What is focus?

Focus is the current element being interacted with whether on a keyboard or a mouse. From an assistive technology perspective, the focus is basically a way of indicating, “you are currently interacting with an element.” From a visual standpoint, if you’ve ever pressed the “Tab” key on a website, it would be the element currently receiving a blue focus outline.

For example, when filling out a long checkout form, many people use the tab key to rapidly jump to the following form field when filling out a form on a page.

The following elements can receive focus:

  • <a> tags with an href attribute
  • Form controls and buttons (unless the element is disabled)
  • Any element with a tabindex.

Why check focus?

The focus order of an application should always be managed. This means when building a component, considering where will focus go and if it is an effective placement is crucial.  Focus management is one way to ensure you’re providing the best user experience to your website users.

Here are a few scenarios. Have you ever found yourself testing a component and suddenly focus ended up at the top of the page? This usually occurs when the focus is reset. Focus usually gets reset when something in the DOM is deleted, like when the button you activated disappears. This is very common on components such as an “upload” button where after it’s activated the button disappears and an image preview is shown instead. Where should focus be placed in this scenario?

What about scenarios when a dialog is opening and focus is placed on the wrong element?  Most are often left wondering where focus is placed? 

So, how do you check focus?

There are multiple ways to check focus a few ways that come to mind are.

#1 - Use Document.activeElement

Once you have the item you would like to test in focus. Open the developer tools, expand the console tab and type the following:

				
					document.activeElement
				
			

It’s crucial that you don’t touch anywhere on the page, otherwise, you won’t be able to check where the focus is placed accurately. Watch the video below to see an example of me using document.activeElement.

Video tutorial for Document.activeElement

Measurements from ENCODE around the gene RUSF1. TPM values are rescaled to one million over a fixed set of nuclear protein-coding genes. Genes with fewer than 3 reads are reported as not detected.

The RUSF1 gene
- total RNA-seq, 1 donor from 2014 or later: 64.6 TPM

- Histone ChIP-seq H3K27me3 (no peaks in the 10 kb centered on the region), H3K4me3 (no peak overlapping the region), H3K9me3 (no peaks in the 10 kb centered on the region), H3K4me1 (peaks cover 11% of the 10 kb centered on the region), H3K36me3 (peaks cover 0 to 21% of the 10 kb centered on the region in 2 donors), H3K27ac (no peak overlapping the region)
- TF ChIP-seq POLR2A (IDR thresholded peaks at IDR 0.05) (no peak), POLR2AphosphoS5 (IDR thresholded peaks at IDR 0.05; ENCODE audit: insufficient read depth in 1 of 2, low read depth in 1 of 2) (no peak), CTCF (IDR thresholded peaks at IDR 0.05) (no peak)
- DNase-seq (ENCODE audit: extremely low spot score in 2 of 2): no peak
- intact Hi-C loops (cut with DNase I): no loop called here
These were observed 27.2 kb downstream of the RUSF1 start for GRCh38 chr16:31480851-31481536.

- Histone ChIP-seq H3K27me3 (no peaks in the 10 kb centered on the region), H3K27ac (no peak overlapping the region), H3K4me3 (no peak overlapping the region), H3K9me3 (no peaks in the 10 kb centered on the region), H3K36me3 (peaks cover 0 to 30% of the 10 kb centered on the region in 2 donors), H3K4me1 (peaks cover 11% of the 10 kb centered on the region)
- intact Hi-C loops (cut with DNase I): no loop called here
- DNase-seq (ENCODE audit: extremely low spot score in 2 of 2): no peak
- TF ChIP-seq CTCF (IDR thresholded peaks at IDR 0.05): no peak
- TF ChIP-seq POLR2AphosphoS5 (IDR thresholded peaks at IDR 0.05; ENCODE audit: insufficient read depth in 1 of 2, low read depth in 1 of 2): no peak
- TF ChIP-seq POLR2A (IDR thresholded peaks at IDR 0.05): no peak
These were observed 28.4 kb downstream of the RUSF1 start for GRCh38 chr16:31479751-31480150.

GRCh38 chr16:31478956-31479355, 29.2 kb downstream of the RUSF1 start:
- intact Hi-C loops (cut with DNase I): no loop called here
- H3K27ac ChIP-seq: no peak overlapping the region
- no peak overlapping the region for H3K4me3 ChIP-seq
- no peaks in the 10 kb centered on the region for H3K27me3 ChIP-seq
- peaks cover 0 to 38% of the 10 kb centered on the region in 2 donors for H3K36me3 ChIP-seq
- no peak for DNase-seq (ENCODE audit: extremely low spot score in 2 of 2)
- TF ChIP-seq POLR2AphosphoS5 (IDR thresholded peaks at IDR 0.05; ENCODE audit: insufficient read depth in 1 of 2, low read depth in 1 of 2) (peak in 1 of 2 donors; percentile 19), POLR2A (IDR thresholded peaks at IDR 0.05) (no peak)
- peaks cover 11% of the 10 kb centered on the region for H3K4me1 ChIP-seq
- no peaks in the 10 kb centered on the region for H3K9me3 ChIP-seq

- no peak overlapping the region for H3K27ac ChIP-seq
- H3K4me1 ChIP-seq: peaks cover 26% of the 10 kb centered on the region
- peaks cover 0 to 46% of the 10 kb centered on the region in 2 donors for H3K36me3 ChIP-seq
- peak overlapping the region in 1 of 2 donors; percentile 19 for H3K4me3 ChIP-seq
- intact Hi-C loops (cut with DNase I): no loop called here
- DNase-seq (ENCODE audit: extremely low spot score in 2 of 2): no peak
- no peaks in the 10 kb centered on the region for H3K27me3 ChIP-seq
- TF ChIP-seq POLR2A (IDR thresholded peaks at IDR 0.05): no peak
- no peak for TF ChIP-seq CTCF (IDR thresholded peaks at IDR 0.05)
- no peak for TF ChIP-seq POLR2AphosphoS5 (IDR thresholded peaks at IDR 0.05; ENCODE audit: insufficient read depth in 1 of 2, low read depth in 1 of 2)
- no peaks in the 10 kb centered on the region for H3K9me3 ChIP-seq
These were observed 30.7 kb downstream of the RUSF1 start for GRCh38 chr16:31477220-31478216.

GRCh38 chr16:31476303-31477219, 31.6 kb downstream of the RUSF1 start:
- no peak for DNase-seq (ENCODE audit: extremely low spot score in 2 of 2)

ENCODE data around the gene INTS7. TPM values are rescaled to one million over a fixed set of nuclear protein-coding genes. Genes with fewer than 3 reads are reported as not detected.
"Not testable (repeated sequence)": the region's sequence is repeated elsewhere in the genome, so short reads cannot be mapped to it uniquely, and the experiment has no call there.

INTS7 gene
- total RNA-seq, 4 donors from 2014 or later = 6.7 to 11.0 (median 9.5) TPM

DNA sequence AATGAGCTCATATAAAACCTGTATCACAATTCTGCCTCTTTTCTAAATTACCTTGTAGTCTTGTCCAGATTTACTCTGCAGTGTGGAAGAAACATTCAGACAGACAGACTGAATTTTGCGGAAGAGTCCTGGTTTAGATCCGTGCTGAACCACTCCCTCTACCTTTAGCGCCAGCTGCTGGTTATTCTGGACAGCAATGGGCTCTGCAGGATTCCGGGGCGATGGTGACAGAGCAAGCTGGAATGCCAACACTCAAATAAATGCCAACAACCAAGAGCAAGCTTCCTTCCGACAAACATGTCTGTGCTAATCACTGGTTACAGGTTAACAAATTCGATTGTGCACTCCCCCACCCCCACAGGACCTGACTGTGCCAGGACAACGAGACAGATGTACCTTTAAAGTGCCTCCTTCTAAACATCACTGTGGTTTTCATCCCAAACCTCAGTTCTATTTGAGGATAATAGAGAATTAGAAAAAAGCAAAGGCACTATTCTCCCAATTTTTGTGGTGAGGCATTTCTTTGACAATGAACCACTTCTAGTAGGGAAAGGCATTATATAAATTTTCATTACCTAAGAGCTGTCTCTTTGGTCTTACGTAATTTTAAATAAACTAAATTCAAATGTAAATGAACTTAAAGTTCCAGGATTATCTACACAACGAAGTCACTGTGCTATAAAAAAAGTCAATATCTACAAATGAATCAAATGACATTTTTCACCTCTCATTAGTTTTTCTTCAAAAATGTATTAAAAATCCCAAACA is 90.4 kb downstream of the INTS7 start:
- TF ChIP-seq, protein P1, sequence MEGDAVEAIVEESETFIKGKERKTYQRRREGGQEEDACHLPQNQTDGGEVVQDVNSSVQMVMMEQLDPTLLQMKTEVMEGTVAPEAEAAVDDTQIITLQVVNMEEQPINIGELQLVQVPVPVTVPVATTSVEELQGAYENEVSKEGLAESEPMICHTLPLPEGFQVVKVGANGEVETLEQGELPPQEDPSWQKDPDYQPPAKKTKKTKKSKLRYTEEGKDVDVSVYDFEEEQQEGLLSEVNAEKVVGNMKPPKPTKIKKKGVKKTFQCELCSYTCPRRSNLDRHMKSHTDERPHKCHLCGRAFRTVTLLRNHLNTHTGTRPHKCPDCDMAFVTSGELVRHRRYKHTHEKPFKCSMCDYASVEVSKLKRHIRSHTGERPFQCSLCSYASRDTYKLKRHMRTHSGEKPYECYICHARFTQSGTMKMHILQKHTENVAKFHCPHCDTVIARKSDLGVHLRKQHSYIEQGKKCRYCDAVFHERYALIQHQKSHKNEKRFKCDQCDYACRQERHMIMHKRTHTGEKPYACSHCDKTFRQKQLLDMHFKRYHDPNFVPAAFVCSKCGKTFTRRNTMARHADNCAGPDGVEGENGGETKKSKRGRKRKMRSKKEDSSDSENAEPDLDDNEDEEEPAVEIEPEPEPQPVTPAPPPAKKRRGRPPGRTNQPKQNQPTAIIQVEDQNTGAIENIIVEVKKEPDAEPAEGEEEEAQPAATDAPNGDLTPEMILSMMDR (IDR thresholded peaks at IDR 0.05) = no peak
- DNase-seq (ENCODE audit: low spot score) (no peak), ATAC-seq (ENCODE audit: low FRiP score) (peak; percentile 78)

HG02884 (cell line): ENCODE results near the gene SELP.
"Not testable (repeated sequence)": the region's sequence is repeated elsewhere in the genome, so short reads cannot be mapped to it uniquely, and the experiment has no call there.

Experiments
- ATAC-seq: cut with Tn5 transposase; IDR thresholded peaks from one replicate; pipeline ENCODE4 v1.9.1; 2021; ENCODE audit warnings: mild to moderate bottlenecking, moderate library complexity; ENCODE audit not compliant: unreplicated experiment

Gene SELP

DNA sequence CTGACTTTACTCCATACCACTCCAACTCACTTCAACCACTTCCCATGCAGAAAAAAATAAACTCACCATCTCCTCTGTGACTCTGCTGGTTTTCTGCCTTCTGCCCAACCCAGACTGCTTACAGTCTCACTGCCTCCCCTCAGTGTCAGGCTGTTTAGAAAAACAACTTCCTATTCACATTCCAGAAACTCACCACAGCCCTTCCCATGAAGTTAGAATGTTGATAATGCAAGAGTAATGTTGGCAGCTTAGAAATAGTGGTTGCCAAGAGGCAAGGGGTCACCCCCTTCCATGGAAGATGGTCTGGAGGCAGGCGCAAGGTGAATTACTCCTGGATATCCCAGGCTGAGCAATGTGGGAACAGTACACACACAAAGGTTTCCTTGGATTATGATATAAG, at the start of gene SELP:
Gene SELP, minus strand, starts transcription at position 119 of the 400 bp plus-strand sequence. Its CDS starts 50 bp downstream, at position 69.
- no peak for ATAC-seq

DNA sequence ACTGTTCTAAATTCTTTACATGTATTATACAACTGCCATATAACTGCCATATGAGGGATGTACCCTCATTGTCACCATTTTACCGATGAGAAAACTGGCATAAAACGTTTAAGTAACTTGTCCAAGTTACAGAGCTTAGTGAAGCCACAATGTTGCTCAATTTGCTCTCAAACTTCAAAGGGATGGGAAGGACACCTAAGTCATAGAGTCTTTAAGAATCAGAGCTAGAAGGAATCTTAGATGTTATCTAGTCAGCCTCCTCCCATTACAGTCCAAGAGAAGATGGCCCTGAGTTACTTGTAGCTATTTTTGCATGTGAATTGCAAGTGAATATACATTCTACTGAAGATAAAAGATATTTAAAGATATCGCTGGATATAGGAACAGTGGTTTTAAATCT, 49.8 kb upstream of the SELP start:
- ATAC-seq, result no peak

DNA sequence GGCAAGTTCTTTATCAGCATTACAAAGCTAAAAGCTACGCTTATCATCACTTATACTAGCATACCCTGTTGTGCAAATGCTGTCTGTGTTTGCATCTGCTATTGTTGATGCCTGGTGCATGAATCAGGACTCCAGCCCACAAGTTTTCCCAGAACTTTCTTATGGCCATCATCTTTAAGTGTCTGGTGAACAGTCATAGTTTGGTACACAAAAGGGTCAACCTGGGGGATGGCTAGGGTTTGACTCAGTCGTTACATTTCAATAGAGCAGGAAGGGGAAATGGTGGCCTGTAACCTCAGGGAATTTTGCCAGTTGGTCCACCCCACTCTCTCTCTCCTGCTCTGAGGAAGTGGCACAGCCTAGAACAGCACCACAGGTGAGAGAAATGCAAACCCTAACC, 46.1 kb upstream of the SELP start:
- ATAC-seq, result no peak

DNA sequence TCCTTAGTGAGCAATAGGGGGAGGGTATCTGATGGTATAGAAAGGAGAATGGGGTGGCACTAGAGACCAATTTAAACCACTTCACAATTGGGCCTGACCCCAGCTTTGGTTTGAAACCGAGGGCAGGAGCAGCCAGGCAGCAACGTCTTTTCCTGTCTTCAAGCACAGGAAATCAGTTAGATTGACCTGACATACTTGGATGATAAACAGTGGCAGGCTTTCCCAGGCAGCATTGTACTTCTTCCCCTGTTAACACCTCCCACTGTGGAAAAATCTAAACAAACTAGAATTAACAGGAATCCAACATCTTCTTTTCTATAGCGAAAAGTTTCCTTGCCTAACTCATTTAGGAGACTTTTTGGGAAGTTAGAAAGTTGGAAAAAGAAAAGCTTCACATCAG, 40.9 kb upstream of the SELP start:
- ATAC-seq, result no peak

#2 - Use ANDI

ANDI is an open-source project that can you help navigate a site and see where the focus is placed.

Get ANDI here

#3 - Use a screen reader

This unfortunately isn’t very fancy, but it’s a nice fallback assuming the first two options are unavailable. Using screen readers can help you hear what’s being announced and possibly help you find what’s in focus.

Conclusion

I hope these three steps to finding what item is in focus helps you in your accessibility endeavors. If you happen to have any additional ideas to see what’s in focus please do let me know via Linkedin!

Update 07-04-2022

Live Expressions

Hi there everyone. I wanted to share an additional resource if you don’t want to type this manually each time. You could also use a live expression (Opens in a new window). Both options work, and you can use live expressions in addition to doing this manually.

Focus moves to the body

If you see the focus move to the body element, this is what we call a “focus reset.” That means the element that had focus was deleted or removed from the DOM, or focus wasn’t managed properly.

Comments (Markdown Supported)

3 responses to “How to check what item is in focus when accessibility testing”

  1. Giovani says:

    Hi there everyone, I just added a comment system to my site. Feel free to leave a comment below if desired 🙂

  2. Grunet says:

    Oh I think if you use a Live Expression in Chromium browsers for document.activeElement you can avoid some of the “try to avoid clicking” annoyances if I’m remembering correctly.

    https://developer.chrome.com/docs/devtools/console/live-expressions/

    • Giovani Camara says:

      Completely Agree! Thanks for sharing Grunet. I’ve added an update at the bottom of the post.

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